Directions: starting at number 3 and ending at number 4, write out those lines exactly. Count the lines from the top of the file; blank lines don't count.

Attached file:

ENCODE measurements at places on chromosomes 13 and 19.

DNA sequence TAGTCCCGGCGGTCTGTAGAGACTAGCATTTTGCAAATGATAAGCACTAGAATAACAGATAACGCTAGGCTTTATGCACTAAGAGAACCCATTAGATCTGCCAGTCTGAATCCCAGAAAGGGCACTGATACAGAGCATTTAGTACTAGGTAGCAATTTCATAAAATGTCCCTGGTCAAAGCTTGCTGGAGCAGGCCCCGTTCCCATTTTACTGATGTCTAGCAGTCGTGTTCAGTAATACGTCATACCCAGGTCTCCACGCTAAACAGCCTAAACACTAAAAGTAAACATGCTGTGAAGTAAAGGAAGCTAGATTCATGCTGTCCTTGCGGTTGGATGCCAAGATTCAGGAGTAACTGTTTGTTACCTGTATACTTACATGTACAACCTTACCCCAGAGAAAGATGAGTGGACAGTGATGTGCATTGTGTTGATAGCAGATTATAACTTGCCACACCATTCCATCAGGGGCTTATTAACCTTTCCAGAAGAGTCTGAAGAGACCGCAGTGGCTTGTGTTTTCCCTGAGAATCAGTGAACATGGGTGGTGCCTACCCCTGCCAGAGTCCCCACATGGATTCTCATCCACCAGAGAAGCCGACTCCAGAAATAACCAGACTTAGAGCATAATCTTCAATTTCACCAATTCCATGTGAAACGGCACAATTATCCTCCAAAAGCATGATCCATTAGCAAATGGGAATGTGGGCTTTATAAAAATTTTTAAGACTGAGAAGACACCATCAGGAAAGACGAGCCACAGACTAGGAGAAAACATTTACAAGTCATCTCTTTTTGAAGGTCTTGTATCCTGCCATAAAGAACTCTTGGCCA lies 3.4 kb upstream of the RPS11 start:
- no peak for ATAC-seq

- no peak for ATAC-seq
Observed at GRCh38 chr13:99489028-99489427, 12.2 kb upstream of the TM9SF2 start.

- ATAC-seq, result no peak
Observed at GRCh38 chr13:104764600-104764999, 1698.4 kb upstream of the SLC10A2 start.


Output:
- no peak for ATAC-seq

- no peak for ATAC-seq